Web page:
My daughter has achieved the highly destructive combination of being tall enough to reach most things, while still too young to exhibit caution or reason. And thus, things are breaking at rapid rates. Mark and I tell ourselves that our efforts to safeguard our home (constant reassessing and rearranging) will be rewarded by the time Leo hits the same milestones we were unprepared for with Rosemary. Seasoned parents — is this true? Are we correct? If we’re not . . . don’t tell us. There are certain things we work with her on every day, like carrying appropriately sized ceramic cups and bowls from the kitchen to the dining room. We reinforce never, ever climbing onto the windowsills, which she is wont to do. (The number of time-outs encumbered from not following this rule is truly stunning.)
I am constantly reminding myself that objects can break — every object, for that matter — so long as my children are with us. When I risk losing my mind over yet another broken object that some gentile elderly woman kept in perfect shape for decades (Exhibit A, above vintage angel, recently decapitated, since super-glued), I force myself to imagine how I would feel if I were to lose either of my babies. How I would desperately want every single thing to be broken, if only it would mean they were there. This is a miserable thought. The sort that leaves the taste of bile in your mouth and a clutching panic in your veins, if such a feeling can even be described. I know parents whose children have died, in the womb and on earth. Likewise, partners and lovers. Their cross to bear is heavy, so heavy. My crosses are light and my children are here, breathing and begging and beaming and breaking things. It’s unfair. I am a shepherd to two living children. I suppose this post is a reminder to myself, and a nudge for you if you need it, to remember that when compared with one another—those whom we love more than anything else on Earth—there is no object too precious.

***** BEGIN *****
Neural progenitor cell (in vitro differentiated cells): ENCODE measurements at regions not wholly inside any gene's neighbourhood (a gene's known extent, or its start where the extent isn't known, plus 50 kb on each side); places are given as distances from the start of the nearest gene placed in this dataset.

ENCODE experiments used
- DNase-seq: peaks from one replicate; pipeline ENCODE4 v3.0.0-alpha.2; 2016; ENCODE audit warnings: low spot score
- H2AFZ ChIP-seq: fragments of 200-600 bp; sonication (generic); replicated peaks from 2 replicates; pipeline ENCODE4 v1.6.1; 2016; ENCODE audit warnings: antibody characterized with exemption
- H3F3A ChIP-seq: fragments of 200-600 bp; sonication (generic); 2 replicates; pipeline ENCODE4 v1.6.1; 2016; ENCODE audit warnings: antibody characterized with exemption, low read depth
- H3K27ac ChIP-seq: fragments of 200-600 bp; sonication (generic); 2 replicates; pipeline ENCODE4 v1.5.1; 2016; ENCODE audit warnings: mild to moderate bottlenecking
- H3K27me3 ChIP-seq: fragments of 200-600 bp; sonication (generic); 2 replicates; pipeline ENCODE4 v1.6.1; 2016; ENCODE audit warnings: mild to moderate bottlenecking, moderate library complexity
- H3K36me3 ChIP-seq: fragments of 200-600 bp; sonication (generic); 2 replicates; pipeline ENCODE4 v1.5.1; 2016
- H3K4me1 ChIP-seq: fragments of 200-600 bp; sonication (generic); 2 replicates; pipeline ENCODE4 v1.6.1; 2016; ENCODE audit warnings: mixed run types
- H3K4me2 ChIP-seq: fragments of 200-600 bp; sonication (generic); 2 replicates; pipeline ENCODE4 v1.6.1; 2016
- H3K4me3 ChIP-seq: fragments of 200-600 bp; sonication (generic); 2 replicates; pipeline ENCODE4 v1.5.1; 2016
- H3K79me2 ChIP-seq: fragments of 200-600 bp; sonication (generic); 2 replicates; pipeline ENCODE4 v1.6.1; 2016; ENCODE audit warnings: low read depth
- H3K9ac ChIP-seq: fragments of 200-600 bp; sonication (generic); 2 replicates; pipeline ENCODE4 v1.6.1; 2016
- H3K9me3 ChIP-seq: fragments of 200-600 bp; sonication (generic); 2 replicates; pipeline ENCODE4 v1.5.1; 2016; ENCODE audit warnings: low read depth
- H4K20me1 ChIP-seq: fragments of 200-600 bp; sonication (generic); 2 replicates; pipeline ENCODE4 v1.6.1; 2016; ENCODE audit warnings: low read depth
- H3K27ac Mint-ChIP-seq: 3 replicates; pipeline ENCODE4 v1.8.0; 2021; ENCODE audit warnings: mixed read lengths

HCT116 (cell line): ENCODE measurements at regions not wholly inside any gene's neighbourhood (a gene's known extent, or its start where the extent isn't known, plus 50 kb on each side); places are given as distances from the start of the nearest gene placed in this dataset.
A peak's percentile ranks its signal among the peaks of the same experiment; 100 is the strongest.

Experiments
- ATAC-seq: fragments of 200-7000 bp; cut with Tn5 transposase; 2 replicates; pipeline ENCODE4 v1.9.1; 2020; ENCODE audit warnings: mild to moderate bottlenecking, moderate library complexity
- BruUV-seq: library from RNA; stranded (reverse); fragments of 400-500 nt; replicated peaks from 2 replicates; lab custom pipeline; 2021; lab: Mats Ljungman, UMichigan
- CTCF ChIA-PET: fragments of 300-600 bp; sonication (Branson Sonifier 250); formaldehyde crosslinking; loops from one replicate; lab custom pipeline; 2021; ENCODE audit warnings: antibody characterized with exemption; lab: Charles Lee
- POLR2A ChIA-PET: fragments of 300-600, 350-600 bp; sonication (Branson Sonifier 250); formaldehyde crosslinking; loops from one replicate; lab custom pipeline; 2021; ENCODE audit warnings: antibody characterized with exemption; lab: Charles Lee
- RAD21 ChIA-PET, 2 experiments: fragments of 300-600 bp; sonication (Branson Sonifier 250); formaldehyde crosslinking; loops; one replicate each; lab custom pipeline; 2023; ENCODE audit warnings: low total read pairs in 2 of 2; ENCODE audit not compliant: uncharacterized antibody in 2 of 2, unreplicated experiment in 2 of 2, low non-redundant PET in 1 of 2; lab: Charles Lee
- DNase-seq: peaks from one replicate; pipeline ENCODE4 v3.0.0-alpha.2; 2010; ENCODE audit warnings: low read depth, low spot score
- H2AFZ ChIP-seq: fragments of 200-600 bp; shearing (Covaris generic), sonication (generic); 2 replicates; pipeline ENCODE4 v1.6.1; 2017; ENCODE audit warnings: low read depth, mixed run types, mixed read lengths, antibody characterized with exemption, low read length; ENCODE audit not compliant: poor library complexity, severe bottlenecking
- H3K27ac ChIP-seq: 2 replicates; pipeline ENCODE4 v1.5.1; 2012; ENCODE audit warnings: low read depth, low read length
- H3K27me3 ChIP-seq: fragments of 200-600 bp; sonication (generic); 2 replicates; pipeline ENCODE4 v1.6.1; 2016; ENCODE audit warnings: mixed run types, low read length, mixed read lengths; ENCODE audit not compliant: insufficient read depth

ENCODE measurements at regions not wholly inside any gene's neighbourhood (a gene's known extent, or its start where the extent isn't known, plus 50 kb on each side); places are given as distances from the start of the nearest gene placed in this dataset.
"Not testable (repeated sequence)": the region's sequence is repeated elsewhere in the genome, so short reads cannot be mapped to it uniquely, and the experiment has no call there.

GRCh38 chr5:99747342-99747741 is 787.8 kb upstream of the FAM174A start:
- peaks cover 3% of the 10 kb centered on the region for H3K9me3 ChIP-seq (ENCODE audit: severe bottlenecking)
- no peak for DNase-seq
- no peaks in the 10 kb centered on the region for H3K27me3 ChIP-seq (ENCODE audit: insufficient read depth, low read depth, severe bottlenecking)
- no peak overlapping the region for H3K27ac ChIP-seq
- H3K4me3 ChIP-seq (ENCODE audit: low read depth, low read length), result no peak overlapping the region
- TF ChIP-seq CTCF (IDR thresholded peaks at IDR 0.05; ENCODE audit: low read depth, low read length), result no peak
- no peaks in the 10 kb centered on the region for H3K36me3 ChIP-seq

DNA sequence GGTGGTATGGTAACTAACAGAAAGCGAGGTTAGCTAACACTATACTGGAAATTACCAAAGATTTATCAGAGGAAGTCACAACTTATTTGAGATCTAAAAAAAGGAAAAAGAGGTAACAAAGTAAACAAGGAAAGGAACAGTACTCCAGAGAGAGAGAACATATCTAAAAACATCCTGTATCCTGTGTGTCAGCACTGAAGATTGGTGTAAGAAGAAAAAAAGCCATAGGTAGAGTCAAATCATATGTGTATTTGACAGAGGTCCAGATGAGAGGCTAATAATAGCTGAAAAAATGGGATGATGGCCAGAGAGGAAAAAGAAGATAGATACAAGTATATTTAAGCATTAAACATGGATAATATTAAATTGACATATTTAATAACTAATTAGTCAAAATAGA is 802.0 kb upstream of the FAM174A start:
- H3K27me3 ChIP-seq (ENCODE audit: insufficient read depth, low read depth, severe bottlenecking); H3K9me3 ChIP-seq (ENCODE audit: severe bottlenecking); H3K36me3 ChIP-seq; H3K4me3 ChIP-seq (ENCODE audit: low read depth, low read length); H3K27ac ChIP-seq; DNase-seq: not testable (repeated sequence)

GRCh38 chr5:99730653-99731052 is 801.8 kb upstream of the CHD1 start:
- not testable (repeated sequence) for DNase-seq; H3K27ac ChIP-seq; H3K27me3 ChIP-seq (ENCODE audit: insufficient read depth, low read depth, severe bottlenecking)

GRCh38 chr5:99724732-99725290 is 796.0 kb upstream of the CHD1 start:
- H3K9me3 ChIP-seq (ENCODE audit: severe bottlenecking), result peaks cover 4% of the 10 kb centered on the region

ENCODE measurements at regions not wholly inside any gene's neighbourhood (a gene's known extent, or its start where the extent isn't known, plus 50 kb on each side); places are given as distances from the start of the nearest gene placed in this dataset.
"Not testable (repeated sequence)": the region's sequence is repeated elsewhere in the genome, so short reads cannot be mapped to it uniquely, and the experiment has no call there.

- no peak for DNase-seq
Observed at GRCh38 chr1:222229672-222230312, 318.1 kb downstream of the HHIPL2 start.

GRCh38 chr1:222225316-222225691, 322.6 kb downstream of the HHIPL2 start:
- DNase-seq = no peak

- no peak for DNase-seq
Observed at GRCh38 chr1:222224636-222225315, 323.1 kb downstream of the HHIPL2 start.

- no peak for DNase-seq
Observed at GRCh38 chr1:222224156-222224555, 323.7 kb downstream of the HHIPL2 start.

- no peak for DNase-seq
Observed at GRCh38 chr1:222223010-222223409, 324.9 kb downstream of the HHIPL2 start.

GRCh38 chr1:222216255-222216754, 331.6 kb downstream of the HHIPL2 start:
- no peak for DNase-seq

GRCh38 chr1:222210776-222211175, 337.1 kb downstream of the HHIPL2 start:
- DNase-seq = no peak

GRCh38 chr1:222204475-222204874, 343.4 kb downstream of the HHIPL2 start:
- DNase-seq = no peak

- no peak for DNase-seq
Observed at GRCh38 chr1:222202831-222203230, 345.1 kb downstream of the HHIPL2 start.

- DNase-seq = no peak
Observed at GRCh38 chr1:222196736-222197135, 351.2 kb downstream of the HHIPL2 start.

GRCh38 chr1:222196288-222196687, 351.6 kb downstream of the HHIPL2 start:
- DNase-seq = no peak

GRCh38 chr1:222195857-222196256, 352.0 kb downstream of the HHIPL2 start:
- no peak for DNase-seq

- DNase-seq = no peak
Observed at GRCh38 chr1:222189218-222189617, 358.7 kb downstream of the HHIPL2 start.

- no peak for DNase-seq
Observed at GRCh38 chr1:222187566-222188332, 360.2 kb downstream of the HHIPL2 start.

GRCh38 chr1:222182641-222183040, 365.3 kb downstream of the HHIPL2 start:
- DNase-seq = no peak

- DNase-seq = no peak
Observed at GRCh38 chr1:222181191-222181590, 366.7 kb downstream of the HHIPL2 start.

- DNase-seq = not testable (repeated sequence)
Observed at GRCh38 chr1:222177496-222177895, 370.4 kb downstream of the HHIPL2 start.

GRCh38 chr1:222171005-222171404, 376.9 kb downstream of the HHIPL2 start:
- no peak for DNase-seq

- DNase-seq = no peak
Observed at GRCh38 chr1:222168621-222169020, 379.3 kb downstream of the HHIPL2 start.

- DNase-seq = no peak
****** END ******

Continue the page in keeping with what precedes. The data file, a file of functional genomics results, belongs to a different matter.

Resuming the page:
Happiest Friday, friends. Wishing you whistling kettles + a moment to gaze into the eyes of your loved ones.
How is your November shaping up? I would love to hear what you’re noticing or cooking or reading or needing.